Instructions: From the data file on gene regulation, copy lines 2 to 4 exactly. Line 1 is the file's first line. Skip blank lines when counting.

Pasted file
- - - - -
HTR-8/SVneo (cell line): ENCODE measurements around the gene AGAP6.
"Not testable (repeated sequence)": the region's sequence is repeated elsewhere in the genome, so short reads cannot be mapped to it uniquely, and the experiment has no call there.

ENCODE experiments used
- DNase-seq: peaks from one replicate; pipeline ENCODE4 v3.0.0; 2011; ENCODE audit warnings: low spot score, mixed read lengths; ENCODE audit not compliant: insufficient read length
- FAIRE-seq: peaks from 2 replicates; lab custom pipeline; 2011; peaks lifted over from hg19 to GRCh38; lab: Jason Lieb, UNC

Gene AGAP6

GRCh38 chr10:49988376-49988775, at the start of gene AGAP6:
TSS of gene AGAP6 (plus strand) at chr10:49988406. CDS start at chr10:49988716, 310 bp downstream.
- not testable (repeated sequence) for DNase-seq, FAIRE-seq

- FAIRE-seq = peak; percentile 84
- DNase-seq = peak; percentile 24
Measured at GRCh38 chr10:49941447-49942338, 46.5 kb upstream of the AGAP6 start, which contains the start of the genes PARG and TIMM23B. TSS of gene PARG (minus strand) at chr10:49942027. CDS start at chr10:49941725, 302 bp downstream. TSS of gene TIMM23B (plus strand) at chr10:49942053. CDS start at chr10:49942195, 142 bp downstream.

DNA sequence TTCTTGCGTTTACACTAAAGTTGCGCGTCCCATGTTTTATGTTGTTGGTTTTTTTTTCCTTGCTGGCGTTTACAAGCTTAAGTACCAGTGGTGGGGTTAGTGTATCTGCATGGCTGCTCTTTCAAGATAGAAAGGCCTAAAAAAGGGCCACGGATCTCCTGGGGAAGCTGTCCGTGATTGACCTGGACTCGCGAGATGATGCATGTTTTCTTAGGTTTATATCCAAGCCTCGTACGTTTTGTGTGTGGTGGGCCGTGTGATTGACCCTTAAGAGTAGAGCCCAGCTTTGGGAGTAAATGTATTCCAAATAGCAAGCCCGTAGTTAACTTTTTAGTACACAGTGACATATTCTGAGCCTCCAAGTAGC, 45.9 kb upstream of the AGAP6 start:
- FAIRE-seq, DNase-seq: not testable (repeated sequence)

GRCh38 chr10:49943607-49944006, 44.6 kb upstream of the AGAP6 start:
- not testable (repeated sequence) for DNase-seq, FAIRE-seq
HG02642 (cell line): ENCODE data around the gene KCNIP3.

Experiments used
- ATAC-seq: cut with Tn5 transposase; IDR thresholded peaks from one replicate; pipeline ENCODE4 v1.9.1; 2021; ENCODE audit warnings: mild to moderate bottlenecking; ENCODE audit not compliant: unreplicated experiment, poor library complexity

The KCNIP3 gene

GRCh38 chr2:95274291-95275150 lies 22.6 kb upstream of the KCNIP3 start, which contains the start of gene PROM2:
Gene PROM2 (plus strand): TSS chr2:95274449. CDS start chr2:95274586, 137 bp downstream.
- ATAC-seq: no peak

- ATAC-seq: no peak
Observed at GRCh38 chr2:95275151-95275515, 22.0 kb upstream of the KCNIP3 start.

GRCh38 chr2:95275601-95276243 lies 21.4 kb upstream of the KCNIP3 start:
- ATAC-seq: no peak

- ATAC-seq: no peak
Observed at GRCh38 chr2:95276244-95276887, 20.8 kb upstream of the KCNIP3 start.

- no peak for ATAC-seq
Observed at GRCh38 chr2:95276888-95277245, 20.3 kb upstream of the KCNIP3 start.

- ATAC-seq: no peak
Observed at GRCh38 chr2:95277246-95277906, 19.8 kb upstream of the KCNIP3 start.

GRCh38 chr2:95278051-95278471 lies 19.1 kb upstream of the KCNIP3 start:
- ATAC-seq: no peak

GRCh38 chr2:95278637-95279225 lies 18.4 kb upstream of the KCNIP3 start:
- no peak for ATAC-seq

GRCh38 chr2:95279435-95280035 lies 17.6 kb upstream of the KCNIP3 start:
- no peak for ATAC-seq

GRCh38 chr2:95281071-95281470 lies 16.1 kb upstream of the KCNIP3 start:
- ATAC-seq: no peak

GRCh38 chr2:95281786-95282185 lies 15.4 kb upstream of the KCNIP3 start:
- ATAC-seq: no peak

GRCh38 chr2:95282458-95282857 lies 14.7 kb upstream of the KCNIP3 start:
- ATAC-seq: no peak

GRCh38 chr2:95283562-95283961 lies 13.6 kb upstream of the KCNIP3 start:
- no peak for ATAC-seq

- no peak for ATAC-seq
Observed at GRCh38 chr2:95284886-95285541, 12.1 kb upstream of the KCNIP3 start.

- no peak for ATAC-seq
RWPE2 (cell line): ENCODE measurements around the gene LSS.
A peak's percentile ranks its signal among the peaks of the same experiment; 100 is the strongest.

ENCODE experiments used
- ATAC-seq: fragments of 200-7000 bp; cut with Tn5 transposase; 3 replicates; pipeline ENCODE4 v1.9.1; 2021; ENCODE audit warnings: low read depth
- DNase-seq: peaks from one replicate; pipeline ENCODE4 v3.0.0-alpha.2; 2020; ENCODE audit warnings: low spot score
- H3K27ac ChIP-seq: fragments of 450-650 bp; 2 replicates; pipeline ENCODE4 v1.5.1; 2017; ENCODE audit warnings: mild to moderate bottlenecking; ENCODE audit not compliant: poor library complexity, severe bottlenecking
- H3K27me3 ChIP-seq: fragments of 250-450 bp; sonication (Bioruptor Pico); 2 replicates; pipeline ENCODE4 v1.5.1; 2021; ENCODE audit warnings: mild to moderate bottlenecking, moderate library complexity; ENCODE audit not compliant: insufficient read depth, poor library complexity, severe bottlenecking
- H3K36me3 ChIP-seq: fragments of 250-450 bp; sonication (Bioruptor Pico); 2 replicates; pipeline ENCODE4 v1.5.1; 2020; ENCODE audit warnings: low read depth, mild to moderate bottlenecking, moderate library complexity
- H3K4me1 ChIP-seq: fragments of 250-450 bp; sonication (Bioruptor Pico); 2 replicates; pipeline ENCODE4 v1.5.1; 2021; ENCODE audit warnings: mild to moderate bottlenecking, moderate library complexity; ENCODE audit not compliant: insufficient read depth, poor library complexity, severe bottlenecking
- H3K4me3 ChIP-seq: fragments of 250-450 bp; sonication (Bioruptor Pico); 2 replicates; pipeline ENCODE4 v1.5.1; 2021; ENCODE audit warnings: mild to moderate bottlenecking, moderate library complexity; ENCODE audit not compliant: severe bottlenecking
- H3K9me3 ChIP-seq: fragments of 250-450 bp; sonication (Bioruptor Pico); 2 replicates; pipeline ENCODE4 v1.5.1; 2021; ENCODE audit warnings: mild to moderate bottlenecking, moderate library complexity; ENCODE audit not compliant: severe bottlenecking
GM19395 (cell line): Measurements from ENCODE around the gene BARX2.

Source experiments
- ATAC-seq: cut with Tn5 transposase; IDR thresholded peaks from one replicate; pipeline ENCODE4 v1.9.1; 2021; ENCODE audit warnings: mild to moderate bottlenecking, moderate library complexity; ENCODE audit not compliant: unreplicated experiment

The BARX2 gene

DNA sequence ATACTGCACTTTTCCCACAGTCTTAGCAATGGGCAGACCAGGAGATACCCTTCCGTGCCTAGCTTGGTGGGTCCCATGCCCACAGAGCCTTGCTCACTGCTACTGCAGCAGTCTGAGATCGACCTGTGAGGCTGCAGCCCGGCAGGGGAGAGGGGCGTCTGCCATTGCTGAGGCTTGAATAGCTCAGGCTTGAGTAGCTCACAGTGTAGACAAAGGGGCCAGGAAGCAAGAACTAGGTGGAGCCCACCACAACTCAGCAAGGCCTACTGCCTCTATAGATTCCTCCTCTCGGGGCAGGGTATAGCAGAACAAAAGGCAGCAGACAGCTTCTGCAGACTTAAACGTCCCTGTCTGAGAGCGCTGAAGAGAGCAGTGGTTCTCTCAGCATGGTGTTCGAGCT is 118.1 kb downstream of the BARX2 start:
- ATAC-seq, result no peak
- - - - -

"Not testable (repeated sequence)": the region's sequence is repeated elsewhere in the genome, so short reads cannot be mapped to it uniquely, and the experiment has no call there.

ENCODE experiments used
- DNase-seq: peaks from one replicate; pipeline ENCODE4 v3.0.0; 2011; ENCODE audit warnings: low spot score, mixed read lengths; ENCODE audit not compliant: insufficient read length